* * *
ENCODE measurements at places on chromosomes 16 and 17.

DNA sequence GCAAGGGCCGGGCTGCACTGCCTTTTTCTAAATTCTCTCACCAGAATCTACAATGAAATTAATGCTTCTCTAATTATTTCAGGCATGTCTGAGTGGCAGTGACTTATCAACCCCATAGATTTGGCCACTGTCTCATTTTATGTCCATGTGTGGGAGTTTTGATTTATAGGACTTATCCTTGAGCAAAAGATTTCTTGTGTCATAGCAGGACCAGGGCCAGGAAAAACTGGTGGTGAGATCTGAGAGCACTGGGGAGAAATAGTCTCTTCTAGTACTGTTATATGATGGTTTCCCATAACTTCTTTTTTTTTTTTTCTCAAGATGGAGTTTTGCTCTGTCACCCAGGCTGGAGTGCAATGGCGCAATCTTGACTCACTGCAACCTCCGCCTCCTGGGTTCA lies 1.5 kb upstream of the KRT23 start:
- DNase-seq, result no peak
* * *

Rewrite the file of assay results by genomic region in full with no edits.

ENCODE measurements at places on chromosomes 16 and 17.

DNA sequence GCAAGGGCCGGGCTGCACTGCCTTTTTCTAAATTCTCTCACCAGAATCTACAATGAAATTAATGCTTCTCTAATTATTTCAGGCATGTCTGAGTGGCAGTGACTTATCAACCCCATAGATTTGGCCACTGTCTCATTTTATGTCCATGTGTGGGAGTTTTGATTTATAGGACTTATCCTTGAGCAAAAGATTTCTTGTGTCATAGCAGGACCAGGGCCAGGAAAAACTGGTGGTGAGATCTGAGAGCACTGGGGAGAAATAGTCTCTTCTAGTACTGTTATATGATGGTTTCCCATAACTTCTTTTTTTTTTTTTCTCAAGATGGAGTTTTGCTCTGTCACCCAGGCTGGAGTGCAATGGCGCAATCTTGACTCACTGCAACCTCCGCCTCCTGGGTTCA lies 1.5 kb upstream of the KRT23 start:
- DNase-seq, result no peak